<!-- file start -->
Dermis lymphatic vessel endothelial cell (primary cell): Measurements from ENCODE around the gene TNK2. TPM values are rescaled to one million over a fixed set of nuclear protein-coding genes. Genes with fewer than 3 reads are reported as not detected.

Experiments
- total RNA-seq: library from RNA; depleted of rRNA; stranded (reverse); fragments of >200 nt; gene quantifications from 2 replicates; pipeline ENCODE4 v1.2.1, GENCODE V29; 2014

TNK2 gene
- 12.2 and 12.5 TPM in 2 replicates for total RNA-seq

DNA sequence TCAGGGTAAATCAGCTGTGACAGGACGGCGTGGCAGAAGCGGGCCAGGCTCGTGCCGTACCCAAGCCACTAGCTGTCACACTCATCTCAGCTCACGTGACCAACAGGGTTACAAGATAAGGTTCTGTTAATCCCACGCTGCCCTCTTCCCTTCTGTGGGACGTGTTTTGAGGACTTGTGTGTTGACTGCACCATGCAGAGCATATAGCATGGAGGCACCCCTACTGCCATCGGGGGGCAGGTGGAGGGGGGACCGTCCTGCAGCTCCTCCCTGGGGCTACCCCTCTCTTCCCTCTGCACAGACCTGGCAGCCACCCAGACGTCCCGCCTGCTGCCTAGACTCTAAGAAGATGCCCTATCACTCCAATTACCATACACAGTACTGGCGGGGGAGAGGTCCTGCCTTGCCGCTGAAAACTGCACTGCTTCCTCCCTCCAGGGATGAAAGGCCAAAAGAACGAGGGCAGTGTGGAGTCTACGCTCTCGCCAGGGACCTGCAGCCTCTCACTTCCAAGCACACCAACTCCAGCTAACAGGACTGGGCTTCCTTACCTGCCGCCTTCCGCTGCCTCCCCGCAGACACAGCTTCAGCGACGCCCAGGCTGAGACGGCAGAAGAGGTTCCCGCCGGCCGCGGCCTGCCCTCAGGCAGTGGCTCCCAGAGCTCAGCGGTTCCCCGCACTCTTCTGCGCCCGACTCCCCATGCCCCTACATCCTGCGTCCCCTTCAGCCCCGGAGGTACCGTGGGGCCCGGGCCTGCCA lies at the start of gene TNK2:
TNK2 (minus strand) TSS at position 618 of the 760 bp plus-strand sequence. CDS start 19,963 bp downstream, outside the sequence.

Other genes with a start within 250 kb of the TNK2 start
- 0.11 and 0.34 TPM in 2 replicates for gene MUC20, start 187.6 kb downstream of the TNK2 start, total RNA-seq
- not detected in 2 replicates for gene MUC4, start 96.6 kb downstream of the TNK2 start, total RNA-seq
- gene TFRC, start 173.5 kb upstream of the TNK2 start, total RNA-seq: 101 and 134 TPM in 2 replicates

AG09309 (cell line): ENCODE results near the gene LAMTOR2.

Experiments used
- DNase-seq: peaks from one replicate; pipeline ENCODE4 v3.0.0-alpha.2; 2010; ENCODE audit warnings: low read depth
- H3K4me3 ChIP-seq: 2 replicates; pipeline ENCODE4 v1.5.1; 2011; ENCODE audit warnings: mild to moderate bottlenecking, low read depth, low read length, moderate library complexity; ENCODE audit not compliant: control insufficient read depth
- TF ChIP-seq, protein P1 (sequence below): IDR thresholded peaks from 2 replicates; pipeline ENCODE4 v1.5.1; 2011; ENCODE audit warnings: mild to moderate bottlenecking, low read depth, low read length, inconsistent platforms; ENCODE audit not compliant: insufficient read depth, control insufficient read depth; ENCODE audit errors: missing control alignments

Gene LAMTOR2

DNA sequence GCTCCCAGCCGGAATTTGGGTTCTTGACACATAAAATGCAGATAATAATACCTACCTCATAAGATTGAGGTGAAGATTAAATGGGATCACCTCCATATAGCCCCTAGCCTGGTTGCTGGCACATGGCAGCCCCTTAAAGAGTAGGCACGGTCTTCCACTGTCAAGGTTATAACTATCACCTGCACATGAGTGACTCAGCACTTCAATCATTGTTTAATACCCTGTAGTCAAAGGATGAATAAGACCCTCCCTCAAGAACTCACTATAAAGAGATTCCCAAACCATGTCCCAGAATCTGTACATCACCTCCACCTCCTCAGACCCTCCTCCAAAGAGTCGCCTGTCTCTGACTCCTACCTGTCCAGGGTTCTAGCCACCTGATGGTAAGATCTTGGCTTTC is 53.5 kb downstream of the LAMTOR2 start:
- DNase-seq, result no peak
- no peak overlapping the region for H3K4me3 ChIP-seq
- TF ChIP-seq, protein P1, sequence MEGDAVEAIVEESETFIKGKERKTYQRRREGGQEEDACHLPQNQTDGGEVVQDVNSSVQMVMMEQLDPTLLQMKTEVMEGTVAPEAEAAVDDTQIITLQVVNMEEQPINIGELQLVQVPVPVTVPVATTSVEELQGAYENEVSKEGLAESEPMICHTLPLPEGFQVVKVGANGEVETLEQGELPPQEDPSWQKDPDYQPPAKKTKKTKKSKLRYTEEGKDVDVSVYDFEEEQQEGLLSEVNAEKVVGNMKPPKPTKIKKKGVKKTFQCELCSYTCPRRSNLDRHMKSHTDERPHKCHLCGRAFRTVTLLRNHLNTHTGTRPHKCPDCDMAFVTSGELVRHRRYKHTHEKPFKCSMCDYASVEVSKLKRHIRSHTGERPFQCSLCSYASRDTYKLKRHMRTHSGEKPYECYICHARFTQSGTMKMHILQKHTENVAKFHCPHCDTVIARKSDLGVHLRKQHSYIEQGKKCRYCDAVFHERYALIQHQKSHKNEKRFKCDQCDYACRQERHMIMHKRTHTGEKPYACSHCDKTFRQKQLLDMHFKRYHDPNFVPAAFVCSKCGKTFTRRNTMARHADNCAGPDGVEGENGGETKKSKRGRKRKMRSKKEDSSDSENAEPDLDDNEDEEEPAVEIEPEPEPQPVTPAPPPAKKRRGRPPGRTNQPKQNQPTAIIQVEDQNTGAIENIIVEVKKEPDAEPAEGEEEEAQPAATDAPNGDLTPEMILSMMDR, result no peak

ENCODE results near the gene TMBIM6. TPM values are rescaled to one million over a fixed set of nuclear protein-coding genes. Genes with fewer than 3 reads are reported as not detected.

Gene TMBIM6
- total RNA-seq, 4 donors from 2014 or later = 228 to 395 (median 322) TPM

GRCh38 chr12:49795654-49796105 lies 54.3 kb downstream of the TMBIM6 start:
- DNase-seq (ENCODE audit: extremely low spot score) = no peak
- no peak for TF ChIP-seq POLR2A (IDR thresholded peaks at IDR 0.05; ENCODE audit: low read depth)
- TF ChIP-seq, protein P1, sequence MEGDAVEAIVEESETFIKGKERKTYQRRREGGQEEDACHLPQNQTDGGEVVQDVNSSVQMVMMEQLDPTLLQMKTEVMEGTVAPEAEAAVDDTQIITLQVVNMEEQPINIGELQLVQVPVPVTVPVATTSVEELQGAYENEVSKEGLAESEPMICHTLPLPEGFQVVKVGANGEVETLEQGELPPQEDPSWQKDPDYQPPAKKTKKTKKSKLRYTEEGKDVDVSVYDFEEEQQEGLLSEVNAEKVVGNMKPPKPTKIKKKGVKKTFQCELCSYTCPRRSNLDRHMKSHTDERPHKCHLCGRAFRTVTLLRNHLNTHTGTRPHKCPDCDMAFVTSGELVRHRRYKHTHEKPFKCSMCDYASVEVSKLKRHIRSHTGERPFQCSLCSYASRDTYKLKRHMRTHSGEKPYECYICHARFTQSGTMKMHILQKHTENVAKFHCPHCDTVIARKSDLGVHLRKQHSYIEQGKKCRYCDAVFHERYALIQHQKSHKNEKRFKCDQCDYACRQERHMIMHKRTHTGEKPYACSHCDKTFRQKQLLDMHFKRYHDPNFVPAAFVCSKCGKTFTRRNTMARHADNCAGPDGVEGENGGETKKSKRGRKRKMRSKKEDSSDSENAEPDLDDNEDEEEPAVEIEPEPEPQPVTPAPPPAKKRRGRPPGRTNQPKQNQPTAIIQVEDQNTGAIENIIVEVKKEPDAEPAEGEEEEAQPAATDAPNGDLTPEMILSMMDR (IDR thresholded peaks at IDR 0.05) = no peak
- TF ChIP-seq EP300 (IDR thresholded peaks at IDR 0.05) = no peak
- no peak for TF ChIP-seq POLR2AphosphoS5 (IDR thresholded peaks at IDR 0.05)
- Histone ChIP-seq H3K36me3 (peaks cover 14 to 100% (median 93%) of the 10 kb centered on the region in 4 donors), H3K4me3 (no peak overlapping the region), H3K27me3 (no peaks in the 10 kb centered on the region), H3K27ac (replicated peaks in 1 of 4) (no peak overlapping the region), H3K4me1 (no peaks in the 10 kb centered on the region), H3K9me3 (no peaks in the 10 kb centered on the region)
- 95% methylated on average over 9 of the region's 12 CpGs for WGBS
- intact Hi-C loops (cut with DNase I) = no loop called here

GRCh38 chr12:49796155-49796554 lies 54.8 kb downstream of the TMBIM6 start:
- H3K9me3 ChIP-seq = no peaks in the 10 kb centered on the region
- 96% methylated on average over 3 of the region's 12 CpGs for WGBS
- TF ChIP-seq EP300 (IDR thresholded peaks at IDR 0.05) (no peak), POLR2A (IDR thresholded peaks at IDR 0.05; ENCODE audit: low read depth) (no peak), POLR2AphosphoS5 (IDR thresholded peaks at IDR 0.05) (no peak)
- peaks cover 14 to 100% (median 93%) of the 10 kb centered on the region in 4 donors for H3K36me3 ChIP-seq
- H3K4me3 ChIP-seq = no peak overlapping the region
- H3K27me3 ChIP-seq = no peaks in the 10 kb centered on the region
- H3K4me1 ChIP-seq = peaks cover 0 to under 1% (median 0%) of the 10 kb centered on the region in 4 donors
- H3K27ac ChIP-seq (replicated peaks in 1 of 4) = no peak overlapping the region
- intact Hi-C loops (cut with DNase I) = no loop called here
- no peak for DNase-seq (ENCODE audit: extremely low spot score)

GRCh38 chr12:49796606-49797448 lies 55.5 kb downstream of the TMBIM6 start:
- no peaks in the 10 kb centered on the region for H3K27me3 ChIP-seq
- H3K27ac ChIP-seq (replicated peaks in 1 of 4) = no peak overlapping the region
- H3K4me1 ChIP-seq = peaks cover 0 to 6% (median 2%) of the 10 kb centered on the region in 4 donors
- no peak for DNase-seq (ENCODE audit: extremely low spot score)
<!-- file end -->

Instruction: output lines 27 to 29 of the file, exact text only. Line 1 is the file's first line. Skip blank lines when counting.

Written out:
- no peak for TF ChIP-seq POLR2A (IDR thresholded peaks at IDR 0.05; ENCODE audit: low read depth)
- TF ChIP-seq, protein P1, sequence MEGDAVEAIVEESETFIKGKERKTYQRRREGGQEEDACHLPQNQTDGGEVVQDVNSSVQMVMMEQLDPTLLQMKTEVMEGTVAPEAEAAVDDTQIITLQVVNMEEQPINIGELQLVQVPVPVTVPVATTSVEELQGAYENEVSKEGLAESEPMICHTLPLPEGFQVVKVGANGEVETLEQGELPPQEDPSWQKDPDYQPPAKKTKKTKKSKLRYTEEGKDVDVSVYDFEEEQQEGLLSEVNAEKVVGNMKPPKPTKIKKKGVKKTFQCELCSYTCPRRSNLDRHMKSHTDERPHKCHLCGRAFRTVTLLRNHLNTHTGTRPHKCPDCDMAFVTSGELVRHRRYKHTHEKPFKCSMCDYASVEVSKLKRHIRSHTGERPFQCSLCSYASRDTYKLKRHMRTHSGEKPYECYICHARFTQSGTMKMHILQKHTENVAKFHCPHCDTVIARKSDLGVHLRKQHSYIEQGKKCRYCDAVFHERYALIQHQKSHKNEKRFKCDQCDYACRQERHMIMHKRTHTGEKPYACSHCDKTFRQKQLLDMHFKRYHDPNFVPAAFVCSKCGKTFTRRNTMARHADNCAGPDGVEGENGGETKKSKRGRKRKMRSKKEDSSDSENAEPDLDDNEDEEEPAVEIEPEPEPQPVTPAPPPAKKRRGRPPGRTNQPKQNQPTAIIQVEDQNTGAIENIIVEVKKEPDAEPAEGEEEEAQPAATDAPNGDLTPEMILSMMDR (IDR thresholded peaks at IDR 0.05) = no peak
- TF ChIP-seq EP300 (IDR thresholded peaks at IDR 0.05) = no peak